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A settlement in the Great Basin [Great Basin National Park is in eastern Nevada near the Utah border] nearly extirpated this species. During the 19th and early 20th centuries, Lahontan cutthroats were caught in tremendous numbers and shipped to towns and mining camps throughout the West; estimates have ranged as high as 1,000,000-pounds annually between 1860 and 1920. A dam in Mason Valley blocked spawning runs from Walker Lake. By 1905, Derby Dam on the Truckee River below Reno interfered with Pyramid Lake’s spawning runs. A poorly designed fish ladder washed away in 1907, then badly timed water diversions to farms in the Fallon, Nevada area stranded spawning fish and desiccated eggs below the dam. By 1943, Pyramid Lake’s population was extinct. Lake Tahoe’s population was extinct by 1930 from competition and inbreeding with introduced rainbow trout (creating cutbows), predation by introduced lake trout, and diseases introduced along with these exotic species. Photo – angler holds a freshly-caught Pilot Peak Lahontan cutthroat trout at Pyramid Lake. Courtesy photo by Greg Ritland for USFWS – a commons image.

Fish Lost And Found: Lahontan Cutthroat Trout

FISHBIO / Conservation / August 7, 2019

The story of Lahontan cutthroat trout is one of loss and redemption. These fish are endemic to rivers, lakes, and streams in northern Nevada, eastern California, and southern Oregon, but are now found in just a fraction of their historic range. When early settlers arrived in the West during the 19th century, they brought with them nonnative fish to stock in waterways, which disrupted native food webs. Further disruptions to the Lahontan cutthroat habitat came in the early 20th century with the construction of dams that greatly reduced available spawning habitat. In addition, the trout were overfished throughout this period because they were a prized catch, supposedly growing up to four feet in length and abundant throughout their range. These numerous stressors eventually contributed to their extirpation from several lakes and rivers by the mid-1900s.

Proving you have been to the Park’s popular attraction, the Lehman Caves, which were discovered in the 1880s.

Not dead yet

The species was thought to be completely extinct for several decades, but in the 1970s, a biologist-paper discovered a stream-dwelling population of what he suspected to be Lahontan cutthroat trout in a watershed called Pilot Peak. However, this could not be proven at the time because they resemble other closely-related species, and genetic testing had not yet been developed. In the early 2000s, new genetic tests confirmed that the Pilot Peak population was indeed the historic Lahontan cutthroat. Amazingly, it is believed that a wildlife commission inadvertently stocked what would turn out to be last surviving members of the species in this small stream almost a century ago, and it was only by fortune that this hardy population survived for decades until they were rediscovered.

Like Oncorhynchus mykiss [rainbow trout] Lahontan make choices to stay or migrate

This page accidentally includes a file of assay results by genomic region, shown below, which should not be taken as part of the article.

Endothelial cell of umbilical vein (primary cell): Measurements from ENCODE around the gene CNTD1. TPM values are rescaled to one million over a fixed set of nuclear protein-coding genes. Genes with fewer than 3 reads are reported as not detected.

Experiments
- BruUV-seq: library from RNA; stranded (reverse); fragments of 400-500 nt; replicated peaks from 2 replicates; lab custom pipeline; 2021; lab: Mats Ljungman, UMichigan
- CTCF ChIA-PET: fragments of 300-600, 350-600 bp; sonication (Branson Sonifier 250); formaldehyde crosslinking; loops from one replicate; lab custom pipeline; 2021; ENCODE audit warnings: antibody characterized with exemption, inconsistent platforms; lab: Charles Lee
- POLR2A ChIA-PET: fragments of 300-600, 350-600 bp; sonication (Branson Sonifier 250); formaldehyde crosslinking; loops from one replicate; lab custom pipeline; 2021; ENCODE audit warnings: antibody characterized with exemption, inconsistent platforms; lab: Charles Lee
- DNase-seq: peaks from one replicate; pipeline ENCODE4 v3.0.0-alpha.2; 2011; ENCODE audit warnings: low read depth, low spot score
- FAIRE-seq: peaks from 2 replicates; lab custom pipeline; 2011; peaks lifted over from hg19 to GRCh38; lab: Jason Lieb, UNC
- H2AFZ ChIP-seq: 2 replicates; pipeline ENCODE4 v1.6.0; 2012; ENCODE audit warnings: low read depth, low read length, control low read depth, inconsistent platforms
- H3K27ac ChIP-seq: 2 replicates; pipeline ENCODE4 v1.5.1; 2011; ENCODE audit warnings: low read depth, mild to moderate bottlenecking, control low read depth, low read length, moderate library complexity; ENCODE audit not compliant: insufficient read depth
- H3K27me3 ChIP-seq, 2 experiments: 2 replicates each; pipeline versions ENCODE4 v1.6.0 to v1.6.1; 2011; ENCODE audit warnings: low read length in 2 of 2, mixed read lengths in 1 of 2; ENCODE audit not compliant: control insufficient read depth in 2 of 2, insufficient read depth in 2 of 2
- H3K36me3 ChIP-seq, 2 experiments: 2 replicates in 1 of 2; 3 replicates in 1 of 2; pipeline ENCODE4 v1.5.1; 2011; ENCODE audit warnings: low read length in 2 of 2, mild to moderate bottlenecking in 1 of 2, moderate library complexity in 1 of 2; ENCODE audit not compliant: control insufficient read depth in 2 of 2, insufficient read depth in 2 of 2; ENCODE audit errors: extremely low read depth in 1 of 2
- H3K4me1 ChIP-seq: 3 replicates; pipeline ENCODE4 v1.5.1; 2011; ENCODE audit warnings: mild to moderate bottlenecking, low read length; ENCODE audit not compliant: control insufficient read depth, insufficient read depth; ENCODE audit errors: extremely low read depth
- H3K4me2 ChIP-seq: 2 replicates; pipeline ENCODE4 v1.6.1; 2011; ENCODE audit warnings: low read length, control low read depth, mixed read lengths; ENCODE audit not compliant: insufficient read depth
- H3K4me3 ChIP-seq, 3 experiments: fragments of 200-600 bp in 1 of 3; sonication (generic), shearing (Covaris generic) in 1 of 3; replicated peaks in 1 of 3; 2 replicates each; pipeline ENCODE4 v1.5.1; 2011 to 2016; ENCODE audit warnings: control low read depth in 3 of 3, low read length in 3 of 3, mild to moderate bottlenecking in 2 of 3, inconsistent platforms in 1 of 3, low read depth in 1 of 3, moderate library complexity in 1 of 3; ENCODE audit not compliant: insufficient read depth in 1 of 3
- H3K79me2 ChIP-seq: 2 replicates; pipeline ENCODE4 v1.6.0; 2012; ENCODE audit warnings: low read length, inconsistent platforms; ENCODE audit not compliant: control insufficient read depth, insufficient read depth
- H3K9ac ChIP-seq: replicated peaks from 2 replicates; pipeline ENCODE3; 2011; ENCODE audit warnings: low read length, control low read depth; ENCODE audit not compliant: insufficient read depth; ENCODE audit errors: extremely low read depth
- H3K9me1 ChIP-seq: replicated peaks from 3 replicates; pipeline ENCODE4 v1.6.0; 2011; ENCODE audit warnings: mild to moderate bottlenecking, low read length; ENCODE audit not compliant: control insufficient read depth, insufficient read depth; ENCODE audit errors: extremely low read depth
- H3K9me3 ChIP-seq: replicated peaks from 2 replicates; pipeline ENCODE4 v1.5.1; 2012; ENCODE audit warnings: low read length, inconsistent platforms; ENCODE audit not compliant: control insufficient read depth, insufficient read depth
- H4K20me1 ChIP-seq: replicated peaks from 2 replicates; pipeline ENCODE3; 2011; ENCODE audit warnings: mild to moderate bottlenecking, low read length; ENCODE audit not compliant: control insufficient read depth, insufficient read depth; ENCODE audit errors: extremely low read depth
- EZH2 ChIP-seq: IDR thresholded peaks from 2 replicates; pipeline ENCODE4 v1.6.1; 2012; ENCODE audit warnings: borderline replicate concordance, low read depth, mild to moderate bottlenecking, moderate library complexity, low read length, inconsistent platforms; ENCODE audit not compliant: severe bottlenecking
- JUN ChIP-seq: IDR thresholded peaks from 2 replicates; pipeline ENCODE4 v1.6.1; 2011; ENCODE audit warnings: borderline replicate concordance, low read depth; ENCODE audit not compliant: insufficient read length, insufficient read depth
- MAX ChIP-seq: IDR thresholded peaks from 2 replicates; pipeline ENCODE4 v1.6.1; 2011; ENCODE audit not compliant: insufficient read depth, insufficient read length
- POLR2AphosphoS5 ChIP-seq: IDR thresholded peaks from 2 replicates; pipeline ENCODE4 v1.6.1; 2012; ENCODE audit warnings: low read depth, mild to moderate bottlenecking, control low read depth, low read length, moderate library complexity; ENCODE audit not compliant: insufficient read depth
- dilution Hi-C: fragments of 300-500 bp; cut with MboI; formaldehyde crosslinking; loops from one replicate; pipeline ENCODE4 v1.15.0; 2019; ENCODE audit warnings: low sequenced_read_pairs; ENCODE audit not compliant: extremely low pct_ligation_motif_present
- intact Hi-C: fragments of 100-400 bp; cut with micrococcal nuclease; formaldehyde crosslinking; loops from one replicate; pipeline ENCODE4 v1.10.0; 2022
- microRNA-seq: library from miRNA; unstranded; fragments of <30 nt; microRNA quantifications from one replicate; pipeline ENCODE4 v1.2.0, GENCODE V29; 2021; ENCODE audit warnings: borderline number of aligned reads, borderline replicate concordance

Lahontan cutthroat trout usually migrate upstream to spawn in tributaries of lakes, but some individuals remain either stream-dwelling or lake-dwelling their entire lives. Salmonids retain the flexibility to either migrate or remain resident, even after several generations of only exercising one type of their life history. This flexibility is what allowed the small stream-resident population of Lahontan cutthroat trout to survive, and ended up saving the entire species from extinction. Lahontan cutthroat trout were listed as endangered in 1970, but down-listed to threatened in 1975 when wildlife managers bred the remaining fish and started stocking them in selected lakes and streams throughout their historic range.

Hatchery fish

The Lahontan National Fish Hatchery Complex in Gardnerville, Nevada has been rearing the species since 1995 to create a robust brood stock. Currently, the hatchery releases 300,000–400,000 Lahontan cutthroat trout each year in Pyramid Lake, Walker Lake, the Truckee River, Fallen Leaf Lake and Marlette Reservoir. However, many of the Lahontan cutthroat trout’s habitats are now either filled with predatory nonnative fish or impacted by urbanization, recreation, and logging. This means creative solutions are sometimes needed to help the reintroduced populations survive, such as FISHBIO’s Smolt Spy monitoring system at Summit Lake or a new bi-directional fish-trapping weir recently installed on Glen Alpine creek, where Lahontan cutthroat trout migrate upstream from Fallen Leaf Lake to spawn.

Erik Horgen, FWS fisheries biologist, holds a spawning-age Pilot Peak Lahontan cutthroat trout at the Lahontan National Fish Hatchery Complex’s Marble Bluff Fish Passage Facility near Pyramid Lake. Credit: USFWS

Nothing is without controversy

Some solutions for reintroducing Lahontan cutthroat are more controversial, like the use of rotenone, a pesticide that kills all fish in a certain area so that desired fish can then be introduced. Fortunately, new research and management strategies allow biologists to increase the survival of stocked fish at all life stages, by strategically releasing young fish where there are fewer predators, for instance. Additionally, public support and participation in natural resource management has become an integral aspect of endangered species recovery. For example, anglers that report tagged fish that they catch allow researchers to better understand the species, thus creating a positive feedback loop where the public can benefit from their own efforts and hopefully catch more Lahontan cutthroat trout in the future.


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